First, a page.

Capital is nothing without energy, without a working which it desires to measure in terms of itself — and often wishes to imagine itself coincident with (and even more original than) this working — so much so that capital is often said to “represent” the flow of energy into the machine. On this reading, the economy is a largely imperceptible field of forces which, like a magnetic field, disappears instantaneously when the flow of energy stops. But capital is not quite this virtual flow (e.g., of electricity,) nor its abstract numerical representation — and furthermore, capital is not even the surplus energy guaranteed by distribution, or “real” profits (the actual satisfaction of desire.) Rather, capital appears in the spontaneous transfer of segments between flows of energy.
To be sure, desire makes an appearance here, too. When aspects or “internal relations” of capital grow rigid or supple, forming fields and blocks, they begin to produce breaks in the flow; this process is like an infinite division, a decoding without boundaries. Divide by zero. At some moment within history, the virtual body of capital produces an indirect appearance in the form of money, but its true appearing occurs in the gesture of acquisition, only coinciding with itself as a kind of indigestion which takes hold of the body from without.
What remains is perhaps the husk; capital “realized” is nothing but an englobing retention of matter. “Things” multiply ceaselessly: an obsessional matrix of part-objects, a machine built around “breaks” or “fissures,” places where a flow of energy breaks apart, explodes, ruptures, starts leaking from the seams. When do we discover that these apparent blockages are “really” just a species of more slowly-moving flows of energy? How does this imperceptible differential shift occur, this minimal break between the part and the flow? Is it finally “all” a question of spacings, different speeds, elliptical cycles? If indeed, we walk the thin line of supposing that neither can we presume absolute chaos, nor a fundamental harmony.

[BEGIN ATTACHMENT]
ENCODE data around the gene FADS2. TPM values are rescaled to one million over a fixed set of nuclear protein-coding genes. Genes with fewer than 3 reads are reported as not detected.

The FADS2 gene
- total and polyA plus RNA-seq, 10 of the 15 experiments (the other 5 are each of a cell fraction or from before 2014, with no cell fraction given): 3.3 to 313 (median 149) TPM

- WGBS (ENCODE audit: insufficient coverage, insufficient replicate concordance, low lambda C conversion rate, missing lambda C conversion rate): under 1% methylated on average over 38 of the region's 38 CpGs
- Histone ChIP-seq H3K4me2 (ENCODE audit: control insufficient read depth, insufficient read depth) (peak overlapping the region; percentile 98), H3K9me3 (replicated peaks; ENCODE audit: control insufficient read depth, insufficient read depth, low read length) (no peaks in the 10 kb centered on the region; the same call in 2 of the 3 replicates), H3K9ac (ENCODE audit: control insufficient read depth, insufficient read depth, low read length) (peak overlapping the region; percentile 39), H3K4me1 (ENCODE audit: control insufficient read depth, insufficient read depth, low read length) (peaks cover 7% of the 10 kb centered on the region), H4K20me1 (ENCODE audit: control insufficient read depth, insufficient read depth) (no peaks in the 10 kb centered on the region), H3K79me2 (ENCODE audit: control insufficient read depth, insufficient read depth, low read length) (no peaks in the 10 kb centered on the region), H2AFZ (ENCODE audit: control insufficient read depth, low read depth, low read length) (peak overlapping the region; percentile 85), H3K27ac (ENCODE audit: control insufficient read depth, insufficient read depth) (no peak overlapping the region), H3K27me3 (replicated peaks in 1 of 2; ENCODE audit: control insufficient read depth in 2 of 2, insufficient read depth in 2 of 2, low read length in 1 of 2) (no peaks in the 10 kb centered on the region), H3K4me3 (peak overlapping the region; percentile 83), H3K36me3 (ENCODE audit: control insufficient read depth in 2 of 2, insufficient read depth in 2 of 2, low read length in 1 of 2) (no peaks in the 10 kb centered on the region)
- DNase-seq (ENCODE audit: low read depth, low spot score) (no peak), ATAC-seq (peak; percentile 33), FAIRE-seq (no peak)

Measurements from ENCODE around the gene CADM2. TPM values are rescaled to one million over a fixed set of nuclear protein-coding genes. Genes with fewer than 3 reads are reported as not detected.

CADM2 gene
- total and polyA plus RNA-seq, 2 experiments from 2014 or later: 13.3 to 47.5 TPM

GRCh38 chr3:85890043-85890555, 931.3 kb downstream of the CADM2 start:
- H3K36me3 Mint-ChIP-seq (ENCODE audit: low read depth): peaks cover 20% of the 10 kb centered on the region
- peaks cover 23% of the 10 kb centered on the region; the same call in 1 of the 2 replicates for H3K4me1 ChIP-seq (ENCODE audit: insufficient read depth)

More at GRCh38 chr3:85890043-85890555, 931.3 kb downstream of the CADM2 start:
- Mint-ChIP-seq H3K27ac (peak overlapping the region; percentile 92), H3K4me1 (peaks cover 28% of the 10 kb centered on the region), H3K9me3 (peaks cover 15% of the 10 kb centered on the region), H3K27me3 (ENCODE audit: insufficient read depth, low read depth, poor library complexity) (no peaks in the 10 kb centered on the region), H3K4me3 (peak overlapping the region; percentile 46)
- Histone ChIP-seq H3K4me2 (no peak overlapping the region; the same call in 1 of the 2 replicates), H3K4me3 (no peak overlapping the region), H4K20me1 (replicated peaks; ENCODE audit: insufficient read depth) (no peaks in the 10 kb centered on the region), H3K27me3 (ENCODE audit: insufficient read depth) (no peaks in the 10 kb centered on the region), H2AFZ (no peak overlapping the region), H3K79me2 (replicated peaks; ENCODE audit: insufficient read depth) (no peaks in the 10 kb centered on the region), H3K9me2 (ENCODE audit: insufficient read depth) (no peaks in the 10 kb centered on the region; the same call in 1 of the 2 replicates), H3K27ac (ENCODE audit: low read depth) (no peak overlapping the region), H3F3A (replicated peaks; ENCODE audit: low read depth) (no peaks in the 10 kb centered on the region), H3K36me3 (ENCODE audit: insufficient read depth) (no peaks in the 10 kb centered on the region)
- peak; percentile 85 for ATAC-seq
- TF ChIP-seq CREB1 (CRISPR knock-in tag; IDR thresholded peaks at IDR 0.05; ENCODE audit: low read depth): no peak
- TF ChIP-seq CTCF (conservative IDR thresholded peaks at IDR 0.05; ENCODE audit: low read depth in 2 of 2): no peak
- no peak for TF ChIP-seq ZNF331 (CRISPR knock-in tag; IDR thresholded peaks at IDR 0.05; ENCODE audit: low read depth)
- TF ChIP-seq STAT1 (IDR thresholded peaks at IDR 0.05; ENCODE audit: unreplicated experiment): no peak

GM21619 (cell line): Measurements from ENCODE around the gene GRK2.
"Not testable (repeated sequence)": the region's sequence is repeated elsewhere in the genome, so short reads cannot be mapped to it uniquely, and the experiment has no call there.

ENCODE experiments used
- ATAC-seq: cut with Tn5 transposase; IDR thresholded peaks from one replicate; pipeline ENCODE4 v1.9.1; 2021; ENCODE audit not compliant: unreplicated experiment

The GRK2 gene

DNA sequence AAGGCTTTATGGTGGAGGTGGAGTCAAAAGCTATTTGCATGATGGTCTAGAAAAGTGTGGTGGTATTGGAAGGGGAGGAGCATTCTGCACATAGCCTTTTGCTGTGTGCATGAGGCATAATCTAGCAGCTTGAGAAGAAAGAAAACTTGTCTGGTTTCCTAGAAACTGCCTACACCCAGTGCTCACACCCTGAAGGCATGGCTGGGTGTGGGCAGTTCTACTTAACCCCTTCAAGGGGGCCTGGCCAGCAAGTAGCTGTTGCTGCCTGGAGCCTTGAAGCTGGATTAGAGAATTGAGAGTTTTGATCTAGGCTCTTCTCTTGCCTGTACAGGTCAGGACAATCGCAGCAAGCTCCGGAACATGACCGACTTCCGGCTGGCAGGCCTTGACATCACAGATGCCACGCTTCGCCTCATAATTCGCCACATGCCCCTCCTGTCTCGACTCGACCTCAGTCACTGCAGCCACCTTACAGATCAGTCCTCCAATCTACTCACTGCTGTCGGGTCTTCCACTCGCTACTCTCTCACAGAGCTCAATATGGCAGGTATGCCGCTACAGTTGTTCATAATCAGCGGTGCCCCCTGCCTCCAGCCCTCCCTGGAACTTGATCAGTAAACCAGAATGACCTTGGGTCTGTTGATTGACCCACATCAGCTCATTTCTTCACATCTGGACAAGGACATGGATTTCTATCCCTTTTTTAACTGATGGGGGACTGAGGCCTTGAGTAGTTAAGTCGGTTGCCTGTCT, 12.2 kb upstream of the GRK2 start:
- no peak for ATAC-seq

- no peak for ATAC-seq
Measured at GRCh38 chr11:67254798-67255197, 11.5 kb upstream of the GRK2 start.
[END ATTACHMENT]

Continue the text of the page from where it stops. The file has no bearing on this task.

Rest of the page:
These abstract simple oppositions will only land us into trouble. For it all begins with minimal or imperceptible differences, a declination which becomes a revolution. The political-economic must not simply remain an “inconclusive” paradox, a broken whirlwind at whose core the face of god shines, his invisible hands’ spinning the market’s glittering wheel (upon which we, playthings of chaotic fortune, are endlessly crucified.) These kinds of morality plays amounts only to a transcendental illusion of “metaphysical” capitalists (a particularly virulent species of market fundamentalists) of whom Boethius would perhaps have been proud.
For capital indeed represents a kind of pure war machine, in its own way not unlike passional or prophetic discourse — a regime of total deterritorialization bent on a lethal line of flight. This line of escape from capital — from the “daily market junk” — this potential or actual subjectivity, is calculatedly negated, and we too take our part in the choir condemning it, this strange line guaranteed and yet “barred” by the system itself. Yet what is this “differential” system of capitalistic relationship but the constant movement of a line of transformation — far from barring subjective development — functioning as a radical dissolution of all barriers, a pure undecoded flow, the very en-structuration of the appearing of “real” war machines: an absolute regime of unadulterated de-subjectification, pure depersonalization?